Here’s How to Find Out What Your Dog Is Allergic To

What is Your Dog Allergic To

Watching your dog sneeze, wheeze, scratch and bite at her skin is disturbing, especially when you can’t figure out what she is reacting to. While most allergies aren’t life-threatening, they can make your dog miserable. Not only is your dog uncomfortable, but allergies can lead to chronic respiratory issues if untreated for a long time.

“Allergies are fairly commonly in veterinary medicine and can account for up to 25% of pets’ visits to the veterinarian,” says Dr. Antje Joslin, veterinarian at Dogtopia, a dog daycare and boarding franchise. There are a wide variety of allergens that can trigger a reaction, she says, from proteins in foods to plants, molds or other animals in the environment. Other common allergens include insect proteins (such as flea saliva), chemicals and some medications.

Related: 10 Breeds That Are Prone to Allergies

If you’re curious, there’s a reason dogs develop allergies. “Just as in people, allergies in dogs occur when the immune system ‘overreacts’ to a foreign substance,” says Dr. Joslin. In response, your dog’s body produces antibodies to deal with the irritating intruder. Too many antibodies, and your dog experiences symptoms such as inflammation of the skin, airway or digestive tract. Some dogs have even been known to rip their fur off with scratching, leaving their skin raw and bloodied.

While there are some breeds that are more genetically prone to developing allergies, “allergies are a fairly common occurrence in our canine companions and can affect any breed of dog,” says Dr. Joslin. Generally, allergic reactions typically appear in dogs older than six months, usually between one and four years old, but dogs of any age can be affected.

There are various ways to figure out what your dog is allergic to and then treat those allergies, but first, you need to know what to look for.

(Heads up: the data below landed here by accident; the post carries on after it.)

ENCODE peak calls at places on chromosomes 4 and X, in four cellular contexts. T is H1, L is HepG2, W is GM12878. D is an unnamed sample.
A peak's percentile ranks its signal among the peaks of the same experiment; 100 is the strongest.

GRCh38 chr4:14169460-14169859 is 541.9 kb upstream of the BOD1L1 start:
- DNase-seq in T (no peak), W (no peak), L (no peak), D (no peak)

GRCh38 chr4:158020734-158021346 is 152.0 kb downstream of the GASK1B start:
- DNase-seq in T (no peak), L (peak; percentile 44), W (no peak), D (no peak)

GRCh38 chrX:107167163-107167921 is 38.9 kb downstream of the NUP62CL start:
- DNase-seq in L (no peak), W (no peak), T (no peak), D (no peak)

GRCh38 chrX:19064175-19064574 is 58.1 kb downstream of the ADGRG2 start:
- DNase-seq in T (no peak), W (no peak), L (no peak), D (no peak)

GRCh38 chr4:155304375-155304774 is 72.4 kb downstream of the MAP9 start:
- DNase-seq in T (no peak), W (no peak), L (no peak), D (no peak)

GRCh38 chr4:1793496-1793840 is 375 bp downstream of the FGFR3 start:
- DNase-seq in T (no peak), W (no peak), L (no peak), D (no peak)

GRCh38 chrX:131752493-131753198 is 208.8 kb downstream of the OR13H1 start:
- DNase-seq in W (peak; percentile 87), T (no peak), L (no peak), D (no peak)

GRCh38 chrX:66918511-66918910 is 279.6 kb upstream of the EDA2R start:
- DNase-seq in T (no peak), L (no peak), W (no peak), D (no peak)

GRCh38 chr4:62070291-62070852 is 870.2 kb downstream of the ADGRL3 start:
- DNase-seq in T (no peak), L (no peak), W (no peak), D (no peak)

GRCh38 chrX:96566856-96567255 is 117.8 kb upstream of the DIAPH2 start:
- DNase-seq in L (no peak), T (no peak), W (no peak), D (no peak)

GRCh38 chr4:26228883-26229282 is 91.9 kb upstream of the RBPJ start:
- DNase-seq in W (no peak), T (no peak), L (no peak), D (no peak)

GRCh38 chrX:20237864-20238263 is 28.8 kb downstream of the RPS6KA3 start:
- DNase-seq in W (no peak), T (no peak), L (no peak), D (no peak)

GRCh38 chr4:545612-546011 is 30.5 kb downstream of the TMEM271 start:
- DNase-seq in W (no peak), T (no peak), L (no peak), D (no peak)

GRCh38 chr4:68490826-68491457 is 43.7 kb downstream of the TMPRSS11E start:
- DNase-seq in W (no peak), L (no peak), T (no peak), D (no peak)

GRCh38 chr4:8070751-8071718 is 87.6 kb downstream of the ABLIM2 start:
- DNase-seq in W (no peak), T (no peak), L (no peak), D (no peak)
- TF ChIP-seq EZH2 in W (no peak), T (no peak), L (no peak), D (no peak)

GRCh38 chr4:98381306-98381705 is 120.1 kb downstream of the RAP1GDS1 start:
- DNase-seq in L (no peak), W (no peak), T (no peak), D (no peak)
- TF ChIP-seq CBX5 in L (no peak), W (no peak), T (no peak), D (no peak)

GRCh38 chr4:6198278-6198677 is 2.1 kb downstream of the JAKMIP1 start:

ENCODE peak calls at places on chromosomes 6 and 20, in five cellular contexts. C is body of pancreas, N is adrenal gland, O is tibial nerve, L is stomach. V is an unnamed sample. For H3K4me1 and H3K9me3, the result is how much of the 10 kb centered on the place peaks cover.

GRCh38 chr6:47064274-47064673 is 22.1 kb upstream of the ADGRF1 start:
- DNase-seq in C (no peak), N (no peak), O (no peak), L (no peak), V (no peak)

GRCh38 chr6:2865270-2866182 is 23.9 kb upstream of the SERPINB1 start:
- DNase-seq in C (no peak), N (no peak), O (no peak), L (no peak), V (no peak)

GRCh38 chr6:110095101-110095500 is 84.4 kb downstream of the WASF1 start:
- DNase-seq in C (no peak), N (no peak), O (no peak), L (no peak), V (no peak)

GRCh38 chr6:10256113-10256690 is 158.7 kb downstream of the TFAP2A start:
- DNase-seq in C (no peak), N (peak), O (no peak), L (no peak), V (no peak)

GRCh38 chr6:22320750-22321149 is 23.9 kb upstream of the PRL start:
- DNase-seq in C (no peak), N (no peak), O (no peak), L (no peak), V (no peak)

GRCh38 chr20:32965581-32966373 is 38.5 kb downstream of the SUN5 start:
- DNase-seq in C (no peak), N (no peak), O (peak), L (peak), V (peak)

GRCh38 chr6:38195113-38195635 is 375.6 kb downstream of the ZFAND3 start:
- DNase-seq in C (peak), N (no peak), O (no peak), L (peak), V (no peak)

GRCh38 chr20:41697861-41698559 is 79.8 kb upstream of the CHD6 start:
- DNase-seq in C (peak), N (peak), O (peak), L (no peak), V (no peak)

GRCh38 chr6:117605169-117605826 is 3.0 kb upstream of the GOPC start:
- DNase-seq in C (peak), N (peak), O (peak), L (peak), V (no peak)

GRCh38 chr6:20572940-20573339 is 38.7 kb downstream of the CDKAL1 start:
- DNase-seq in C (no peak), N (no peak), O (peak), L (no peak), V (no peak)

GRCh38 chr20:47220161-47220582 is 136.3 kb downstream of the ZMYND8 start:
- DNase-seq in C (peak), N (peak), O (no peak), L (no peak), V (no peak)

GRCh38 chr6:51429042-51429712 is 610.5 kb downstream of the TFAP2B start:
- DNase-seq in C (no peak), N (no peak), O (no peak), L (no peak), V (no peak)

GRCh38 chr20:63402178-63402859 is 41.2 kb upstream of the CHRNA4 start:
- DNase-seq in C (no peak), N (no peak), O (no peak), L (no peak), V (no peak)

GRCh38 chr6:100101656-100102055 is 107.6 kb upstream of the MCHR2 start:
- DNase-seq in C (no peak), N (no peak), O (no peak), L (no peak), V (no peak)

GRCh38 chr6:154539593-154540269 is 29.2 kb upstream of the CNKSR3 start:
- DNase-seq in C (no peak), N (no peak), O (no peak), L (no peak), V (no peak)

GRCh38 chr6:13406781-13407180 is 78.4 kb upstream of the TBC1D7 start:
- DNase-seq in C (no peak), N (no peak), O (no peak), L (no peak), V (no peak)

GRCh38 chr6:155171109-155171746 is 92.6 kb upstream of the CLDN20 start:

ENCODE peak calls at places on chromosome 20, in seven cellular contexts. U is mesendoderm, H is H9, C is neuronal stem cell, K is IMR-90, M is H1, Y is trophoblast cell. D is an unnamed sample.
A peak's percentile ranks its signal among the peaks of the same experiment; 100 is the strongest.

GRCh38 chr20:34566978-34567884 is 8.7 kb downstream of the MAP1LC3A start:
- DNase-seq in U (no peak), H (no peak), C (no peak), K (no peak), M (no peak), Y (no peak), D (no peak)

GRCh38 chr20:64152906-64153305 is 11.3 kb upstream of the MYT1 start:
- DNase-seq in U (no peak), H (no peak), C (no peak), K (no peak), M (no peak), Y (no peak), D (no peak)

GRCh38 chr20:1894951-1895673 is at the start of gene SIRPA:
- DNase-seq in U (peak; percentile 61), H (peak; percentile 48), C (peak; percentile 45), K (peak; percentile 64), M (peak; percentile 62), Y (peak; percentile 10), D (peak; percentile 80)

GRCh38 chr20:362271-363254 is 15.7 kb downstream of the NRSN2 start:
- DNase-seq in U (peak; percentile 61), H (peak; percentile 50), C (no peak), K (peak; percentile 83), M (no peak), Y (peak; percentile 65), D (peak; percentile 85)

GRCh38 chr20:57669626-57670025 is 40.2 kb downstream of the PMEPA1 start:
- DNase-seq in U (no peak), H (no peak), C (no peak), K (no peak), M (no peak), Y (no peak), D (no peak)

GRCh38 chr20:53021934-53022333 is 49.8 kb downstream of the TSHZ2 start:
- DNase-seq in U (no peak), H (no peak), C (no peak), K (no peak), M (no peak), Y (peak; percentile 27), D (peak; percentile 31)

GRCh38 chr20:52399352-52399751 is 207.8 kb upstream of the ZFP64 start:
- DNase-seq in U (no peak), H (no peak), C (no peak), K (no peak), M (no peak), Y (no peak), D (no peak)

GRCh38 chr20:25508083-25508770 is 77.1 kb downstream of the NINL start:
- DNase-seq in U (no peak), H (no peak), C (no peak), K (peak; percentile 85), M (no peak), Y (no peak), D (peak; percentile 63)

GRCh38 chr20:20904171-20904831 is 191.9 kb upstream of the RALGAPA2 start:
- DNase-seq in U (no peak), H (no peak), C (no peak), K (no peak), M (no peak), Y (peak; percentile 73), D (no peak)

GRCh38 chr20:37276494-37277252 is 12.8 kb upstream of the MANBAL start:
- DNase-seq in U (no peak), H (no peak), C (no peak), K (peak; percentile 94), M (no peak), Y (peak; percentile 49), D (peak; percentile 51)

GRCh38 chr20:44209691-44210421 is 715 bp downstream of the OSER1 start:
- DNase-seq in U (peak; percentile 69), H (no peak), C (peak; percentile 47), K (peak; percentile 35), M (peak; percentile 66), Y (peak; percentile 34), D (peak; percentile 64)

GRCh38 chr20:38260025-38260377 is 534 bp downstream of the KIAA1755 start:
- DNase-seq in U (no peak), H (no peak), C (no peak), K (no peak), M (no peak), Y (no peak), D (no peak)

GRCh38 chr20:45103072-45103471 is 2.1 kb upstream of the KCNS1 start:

Dog Allergy Symptoms

In dogs, symptoms will depend of what type of allergy your dog has. Environmental allergies have different signs than food or chemical allergies.

“The most common allergy symptoms in dogs occur on the skin and including itching, redness, swelling and occasionally hives,” says Dr. Joslin. A dog with an allergy that affects the skin will paw, scratch, bite, and rub their skin against hard things like furniture, cement walls and the ground. A dog that is constantly licking his paws to the point where the skin looks raw is often suffering from an allergy (though check the paws first to see if there’s an injury).

“Many dogs with recurrent ear infections have underlying allergies that manifest as itching and redness in the ears,” says Dr. Joslin. “Inflamed skin can cause the natural protective barriers of the skin to break down.” This symptom, along with frequent (or constant) scratching, rubbing or licking, can result in extremely uncomfortable — and even painful — secondary skin infections with symptoms of scabbing, crusting, fur loss and/or extremely reddened skin.

Some allergies may cause gastrointestinal symptoms, including occasional diarrhea, soft poop or poop with a lot of mucous in it, and sporadic vomiting, she says. “Allergies that manifest themselves as respiratory symptoms are less common in dogs but still may occur.”  Symptoms include runny nose and/or eyes, sneezing or coughing.

Related: Here’s What Is in Dog Food That Causes Allergies — and What to Do About It

Food allergy symptoms can range from skin conditions to stomach upset. If the allergy is especially severe, a dog can have an extreme anaphylactic reaction, and these can be life-threatening. Symptoms of anaphylaxis include hives, a swollen face or muzzle, drooling, vomiting and diarrhea. It may progress to difficulty breathing. This is a medical emergency.

“If your dog is experiencing any of these symptoms it is important to consult your veterinarian,” Dr. Joslin counsels. “The respiratory and gastrointestinal symptoms mentioned could be a sign of a more serious problems and should never be written off as allergies without first consulting a veterinarian.”

How Does a Veterinarian Test for Allergies?